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fbtwitterlinkedinvimeoflicker grey 14rssslideshare1
Publisher: Springer Verlag
Languages: English
Types: Article
Subjects: predator recognition, guard behaviour, QH301, [SDV.BA.ZI] Life Sciences [q-bio]/Animal biology/Invertebrate Zoology, [SDV.BID] Life Sciences [q-bio]/Biodiversity, [SDV.SA.SPA] Life Sciences [q-bio]/Agricultural sciences/Animal production studies, Apis mellifera, olfactory cue, QL, [SDV.EE] Life Sciences [q-bio]/Ecology, environment, common wasp Vespula vulgaris
International audience; Guard honey bees patrol the entrance to the nest and are thought to recognise nestmates by cuticular hydrocarbons. We aimed to determine whether honey bee guards can recognise predatory common wasps Vespula vulgaris and nestmates by olfactory cues. Odours were transferred between both honey bees and wasps and the responses of guards to controlled introductions monitored. When controlling for the species of introduced insect, the transferred odour was a predictor of aggressive attacks on both bees and wasps. Carriers of incongruous, allospecific odours were antennated by more guards than carriers of conspecific odours. Olfactory cues were, therefore, transferred and guards responded not only to odour per se but also odour incongruity. Olfactory cues may therefore be important in predator recognition by honey bee guards.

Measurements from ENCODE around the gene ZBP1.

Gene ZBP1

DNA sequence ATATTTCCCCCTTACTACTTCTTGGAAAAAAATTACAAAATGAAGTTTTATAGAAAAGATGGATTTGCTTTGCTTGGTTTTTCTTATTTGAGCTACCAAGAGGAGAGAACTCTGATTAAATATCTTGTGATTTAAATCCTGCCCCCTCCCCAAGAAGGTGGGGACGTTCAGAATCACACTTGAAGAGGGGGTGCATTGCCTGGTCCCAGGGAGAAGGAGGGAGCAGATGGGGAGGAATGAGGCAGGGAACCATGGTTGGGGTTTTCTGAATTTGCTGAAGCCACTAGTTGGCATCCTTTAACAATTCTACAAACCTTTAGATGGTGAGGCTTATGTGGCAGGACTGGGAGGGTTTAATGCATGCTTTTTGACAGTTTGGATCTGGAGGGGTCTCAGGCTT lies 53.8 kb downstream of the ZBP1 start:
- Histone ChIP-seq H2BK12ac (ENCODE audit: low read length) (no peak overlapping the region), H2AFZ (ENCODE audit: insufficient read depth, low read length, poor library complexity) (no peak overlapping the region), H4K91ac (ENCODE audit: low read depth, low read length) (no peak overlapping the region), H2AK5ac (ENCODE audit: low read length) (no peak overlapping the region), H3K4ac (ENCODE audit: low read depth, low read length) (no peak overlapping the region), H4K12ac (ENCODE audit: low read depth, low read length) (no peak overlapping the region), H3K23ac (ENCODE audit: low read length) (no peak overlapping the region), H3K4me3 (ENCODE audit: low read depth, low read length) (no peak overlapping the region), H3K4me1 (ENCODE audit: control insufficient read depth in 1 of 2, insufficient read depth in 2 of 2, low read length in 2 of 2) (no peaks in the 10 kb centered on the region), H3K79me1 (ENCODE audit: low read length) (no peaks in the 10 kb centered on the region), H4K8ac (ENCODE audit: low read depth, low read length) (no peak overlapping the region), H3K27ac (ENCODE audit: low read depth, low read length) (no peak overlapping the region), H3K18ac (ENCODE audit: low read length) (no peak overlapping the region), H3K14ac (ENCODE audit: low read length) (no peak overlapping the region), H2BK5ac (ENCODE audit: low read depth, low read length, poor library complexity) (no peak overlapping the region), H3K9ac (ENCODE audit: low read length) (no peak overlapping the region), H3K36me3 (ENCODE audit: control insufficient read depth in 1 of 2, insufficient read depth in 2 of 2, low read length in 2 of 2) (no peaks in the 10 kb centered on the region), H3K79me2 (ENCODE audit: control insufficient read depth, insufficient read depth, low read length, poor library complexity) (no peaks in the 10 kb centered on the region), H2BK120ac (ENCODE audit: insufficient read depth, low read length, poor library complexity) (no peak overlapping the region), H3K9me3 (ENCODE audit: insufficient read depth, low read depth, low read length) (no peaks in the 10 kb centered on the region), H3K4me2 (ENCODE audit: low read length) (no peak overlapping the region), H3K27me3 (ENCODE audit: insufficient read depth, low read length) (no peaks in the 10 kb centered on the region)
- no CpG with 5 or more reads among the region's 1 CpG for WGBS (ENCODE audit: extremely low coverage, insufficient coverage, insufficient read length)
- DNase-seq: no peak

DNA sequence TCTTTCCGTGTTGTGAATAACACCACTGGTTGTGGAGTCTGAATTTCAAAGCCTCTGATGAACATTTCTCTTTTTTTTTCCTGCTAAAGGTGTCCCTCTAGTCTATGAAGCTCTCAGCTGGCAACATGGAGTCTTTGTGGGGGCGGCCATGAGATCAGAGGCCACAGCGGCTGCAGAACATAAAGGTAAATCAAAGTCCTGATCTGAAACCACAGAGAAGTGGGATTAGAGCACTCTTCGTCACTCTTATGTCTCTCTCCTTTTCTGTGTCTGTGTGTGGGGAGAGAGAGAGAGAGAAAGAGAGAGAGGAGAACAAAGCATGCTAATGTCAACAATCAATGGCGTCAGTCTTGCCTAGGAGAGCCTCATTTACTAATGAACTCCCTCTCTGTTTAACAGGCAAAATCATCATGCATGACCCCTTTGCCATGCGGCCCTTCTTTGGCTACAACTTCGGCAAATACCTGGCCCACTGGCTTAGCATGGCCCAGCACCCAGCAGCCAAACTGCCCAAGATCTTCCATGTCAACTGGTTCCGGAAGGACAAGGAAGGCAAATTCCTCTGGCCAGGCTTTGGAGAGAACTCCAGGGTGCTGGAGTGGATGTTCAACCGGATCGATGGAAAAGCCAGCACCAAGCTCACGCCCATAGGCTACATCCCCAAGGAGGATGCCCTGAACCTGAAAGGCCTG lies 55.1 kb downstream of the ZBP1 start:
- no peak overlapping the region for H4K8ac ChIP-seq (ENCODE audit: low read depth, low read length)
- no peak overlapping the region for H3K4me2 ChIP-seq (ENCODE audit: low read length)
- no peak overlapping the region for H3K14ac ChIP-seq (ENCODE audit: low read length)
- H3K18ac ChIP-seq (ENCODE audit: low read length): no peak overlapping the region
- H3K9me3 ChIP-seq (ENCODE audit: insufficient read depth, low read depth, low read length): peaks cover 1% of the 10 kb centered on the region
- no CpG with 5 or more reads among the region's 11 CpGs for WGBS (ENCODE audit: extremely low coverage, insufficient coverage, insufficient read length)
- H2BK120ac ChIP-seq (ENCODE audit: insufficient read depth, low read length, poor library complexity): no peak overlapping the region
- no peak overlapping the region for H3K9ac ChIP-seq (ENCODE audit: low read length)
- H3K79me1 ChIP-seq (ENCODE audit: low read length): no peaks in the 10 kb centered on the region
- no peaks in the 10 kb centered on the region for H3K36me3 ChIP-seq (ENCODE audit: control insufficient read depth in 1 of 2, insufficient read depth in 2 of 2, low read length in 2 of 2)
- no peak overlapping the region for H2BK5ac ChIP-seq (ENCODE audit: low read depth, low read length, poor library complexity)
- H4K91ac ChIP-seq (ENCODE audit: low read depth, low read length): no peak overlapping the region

• The results below are discovered through our pilot algorithms. Let us know how we are doing!

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